2 December 2018

Chabahar: Why US shielded India’s interests


Two days before the crucial talks took place in Moscow to find ways to end the unending civil war in Afghanistan, the US government announced a waiver to its sanctions on Indian investments in Iran’s oceanic port, Chabahar.

The informed view was that the unusual waiver that US administration gave to the Iranian port was due to the aggressive lobbying by India to save its investments and persevere with its newly crafted policy to connect with Afghanistan and Central Asia. According to this view, the government and businesses in Kabul too lobbied for Indian access, as they view in Chabahar an opportunity to liberate themselves from the control that Pakistan and its Karachi port exercises on their movement and their businesses. But this is not all. Apparently, the US, has its own reasons to grant this waiver.

26/11 anniversary: Why security remains a Mumbai state of mind

Smruti Koppikar

Mumbai: The magnificent and sprawling Chhatrapati Shivaji Maharaj Terminus (CST), a UNESCO world heritage site, was constructed with a blend of Victorian Gothic Revival and traditional Indian architecture in 1888. Its design did not account for the 21st century phenomenon of terrorism. After the concourse witnessed the bloodiest massacre on the night of 26 November ten years ago—60 of the 166 casualties happened here—tens of door frame metal detectors were installed at multiple entrances to the station and its platforms.

As commuters stream in and out of the station, the detectors beep. The tinny sound is now part of the sensorial experience of negotiating one of the busiest railheads in the world serving both suburban and through trains. Central Railway, whose headquarters is also the building, handles nearly 4.5 million commuters every day only on its three suburban routes of Mumbai. The detectors beep and people rush past, unstopped and unhindered, unchecked.

Trump's envoy 'tests all channels' with Afghan Taliban in bid to launch peace talks

By Dan De Luce, Mushtaq Yusufzai, Courtney Kube and Josh Lederman

Aware Trump has expressed impatience with the U.S. mission in Afghanistan, Zalmay Khalilzad has moved quickly to get the Taliban to the negotiating table.

Afghanistan's President Ashraf Ghani, seated right, and U.S. special envoy for peace in Afghanistan, Zalmay Khalilzad, meet in Kabul on Nov. 10, 2018.Presidential Palace / Reuters

WASHINGTON — President Donald Trump's envoy to Afghanistan is reaching out to many top Taliban figures as he tries to launch peace negotiations to end the war before Trump can simply pull the plugand order U.S. troops home, say foreign diplomats.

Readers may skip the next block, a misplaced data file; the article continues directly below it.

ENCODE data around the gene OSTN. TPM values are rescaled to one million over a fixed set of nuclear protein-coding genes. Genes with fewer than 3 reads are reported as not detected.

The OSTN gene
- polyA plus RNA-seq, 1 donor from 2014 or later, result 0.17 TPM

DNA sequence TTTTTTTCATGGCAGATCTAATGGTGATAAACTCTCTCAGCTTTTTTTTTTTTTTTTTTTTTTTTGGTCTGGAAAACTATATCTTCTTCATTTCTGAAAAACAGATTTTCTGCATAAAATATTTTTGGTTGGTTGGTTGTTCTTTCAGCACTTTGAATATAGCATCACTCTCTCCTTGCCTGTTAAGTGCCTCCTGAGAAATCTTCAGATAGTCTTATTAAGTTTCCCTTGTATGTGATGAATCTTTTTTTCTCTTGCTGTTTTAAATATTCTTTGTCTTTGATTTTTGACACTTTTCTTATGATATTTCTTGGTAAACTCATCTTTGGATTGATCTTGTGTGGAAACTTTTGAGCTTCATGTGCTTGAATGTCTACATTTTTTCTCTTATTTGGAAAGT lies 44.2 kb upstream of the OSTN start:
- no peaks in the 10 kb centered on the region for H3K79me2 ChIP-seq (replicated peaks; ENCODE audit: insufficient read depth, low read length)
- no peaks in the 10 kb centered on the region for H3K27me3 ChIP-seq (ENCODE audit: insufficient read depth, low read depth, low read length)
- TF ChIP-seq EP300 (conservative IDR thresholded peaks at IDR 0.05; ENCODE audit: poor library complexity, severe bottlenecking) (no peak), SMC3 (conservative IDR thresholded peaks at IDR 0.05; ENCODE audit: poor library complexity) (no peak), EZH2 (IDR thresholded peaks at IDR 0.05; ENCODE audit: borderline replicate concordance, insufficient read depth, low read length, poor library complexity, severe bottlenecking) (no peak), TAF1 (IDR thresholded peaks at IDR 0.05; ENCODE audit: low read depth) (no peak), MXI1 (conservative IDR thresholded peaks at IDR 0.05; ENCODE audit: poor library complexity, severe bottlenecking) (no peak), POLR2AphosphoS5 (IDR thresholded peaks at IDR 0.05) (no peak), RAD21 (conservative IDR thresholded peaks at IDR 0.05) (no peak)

U.S. special envoy Zalmay Khalilzad has moved at a rapid pace and ventured beyond the official Taliban office in Qatar to meet other members of the insurgency, two foreign diplomats and three former U.S. officials told NBC News.

From Pivot to Stumble in Asia


Among the Trump administration's many foreign-policy blunders, its mismanagement of Sino-American relations will be remembered as the most consequential. At a time when Chinese trade practices and territorial ambitions must be addressed at the international level, the US is botching the job.

DENVER – US President Donald Trump blew off two multilateral summits in Asia this month. Given his soggy and sulking performance that week in Paris, during the international commemoration of the centenary of the end of World War I, it was probably for the best that Vice President Mike Pence attended instead. Pence was able to spread the gospel of American unilateralism at a meeting of the Association of Southeast Asian Nations in Singapore, and again at the Asia-Pacific Economic Cooperation summit in Papua New Guinea.

Trump and Xi to Share Meal, Trade Threats

Mark Gongloff

President Donald Trump and Chinese President Xi Jinping are due to dinethis weekend at the G-20 summit in Argentina, White House economic adviser Larry Kudlow said today. For all the many photo ops the G-20 will generate, this meal will be the summit’s only truly meaningful moment, writes Mohamed El-Erian. Trump and Xi have a chance to finally end the trade hostilities that have upset economies, corporate profits and financial markets all year. But to do so, both men will have to give something up, Mohamed writes. Xi, for example, will have to stop worrying about how a deal might hurt him domestically, while Trump will have one less controversy to rile up his base.

Trump’s base has been pretty durably behind him so far, but Xi has been fortifying his own core support in the form of roughly 400 million working-class Chinese, notes Shuli Ren. Xi has showered workers with handouts and favorable policies, and he’s gotten a lot of love in return. This could cut both ways: It could make Xi feel safer compromising with Trump, but it could also make him feel he can withstand the economic fallout from a full-on trade war.

Xi and Trump Should Swallow Their Pride and Join the TPP


It was the centenary of the end of World War I earlier this month, and the images of entrenched forces locked in a futile conflict were strangely resonant. As U.S. President Donald Trump and Chinese President Xi Jinping prepare to meet at the G-20 in Buenos Aires this weekend, both leaders have already dug themselves into deep trenches. They need to climb out before the U.S.-China trade war becomes a protracted conflict, triggers a global economic crisis, and forces trading partners and international businesses to choose sides.